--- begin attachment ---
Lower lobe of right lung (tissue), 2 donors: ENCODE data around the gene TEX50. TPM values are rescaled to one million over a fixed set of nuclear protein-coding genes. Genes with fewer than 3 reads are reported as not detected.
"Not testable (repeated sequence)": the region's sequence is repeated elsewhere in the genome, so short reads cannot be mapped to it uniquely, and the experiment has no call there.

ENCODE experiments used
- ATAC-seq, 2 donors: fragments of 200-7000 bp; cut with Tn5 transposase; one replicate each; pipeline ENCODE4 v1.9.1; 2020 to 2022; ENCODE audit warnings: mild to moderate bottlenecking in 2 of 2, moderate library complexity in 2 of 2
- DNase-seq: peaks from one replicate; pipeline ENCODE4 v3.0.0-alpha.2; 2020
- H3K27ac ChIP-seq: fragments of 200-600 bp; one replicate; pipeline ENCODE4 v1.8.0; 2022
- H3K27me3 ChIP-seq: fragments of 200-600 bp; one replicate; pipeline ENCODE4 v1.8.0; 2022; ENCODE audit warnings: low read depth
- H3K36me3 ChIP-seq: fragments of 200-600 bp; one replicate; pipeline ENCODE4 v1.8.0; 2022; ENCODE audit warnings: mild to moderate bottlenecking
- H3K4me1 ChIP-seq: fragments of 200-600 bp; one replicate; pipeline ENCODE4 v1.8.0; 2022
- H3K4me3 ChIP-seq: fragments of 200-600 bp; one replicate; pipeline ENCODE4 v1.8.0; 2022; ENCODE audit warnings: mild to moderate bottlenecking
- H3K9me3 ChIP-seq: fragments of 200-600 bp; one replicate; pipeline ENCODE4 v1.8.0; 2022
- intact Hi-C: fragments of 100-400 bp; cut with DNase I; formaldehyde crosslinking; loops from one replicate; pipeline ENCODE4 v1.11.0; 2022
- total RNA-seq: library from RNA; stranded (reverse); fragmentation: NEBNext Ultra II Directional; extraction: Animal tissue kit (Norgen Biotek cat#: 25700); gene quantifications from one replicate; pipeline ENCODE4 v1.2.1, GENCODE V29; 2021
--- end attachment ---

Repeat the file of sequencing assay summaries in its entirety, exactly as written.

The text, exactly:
Lower lobe of right lung (tissue), 2 donors: ENCODE data around the gene TEX50. TPM values are rescaled to one million over a fixed set of nuclear protein-coding genes. Genes with fewer than 3 reads are reported as not detected.
"Not testable (repeated sequence)": the region's sequence is repeated elsewhere in the genome, so short reads cannot be mapped to it uniquely, and the experiment has no call there.

ENCODE experiments used
- ATAC-seq, 2 donors: fragments of 200-7000 bp; cut with Tn5 transposase; one replicate each; pipeline ENCODE4 v1.9.1; 2020 to 2022; ENCODE audit warnings: mild to moderate bottlenecking in 2 of 2, moderate library complexity in 2 of 2
- DNase-seq: peaks from one replicate; pipeline ENCODE4 v3.0.0-alpha.2; 2020
- H3K27ac ChIP-seq: fragments of 200-600 bp; one replicate; pipeline ENCODE4 v1.8.0; 2022
- H3K27me3 ChIP-seq: fragments of 200-600 bp; one replicate; pipeline ENCODE4 v1.8.0; 2022; ENCODE audit warnings: low read depth
- H3K36me3 ChIP-seq: fragments of 200-600 bp; one replicate; pipeline ENCODE4 v1.8.0; 2022; ENCODE audit warnings: mild to moderate bottlenecking
- H3K4me1 ChIP-seq: fragments of 200-600 bp; one replicate; pipeline ENCODE4 v1.8.0; 2022
- H3K4me3 ChIP-seq: fragments of 200-600 bp; one replicate; pipeline ENCODE4 v1.8.0; 2022; ENCODE audit warnings: mild to moderate bottlenecking
- H3K9me3 ChIP-seq: fragments of 200-600 bp; one replicate; pipeline ENCODE4 v1.8.0; 2022
- intact Hi-C: fragments of 100-400 bp; cut with DNase I; formaldehyde crosslinking; loops from one replicate; pipeline ENCODE4 v1.11.0; 2022
- total RNA-seq: library from RNA; stranded (reverse); fragmentation: NEBNext Ultra II Directional; extraction: Animal tissue kit (Norgen Biotek cat#: 25700); gene quantifications from one replicate; pipeline ENCODE4 v1.2.1, GENCODE V29; 2021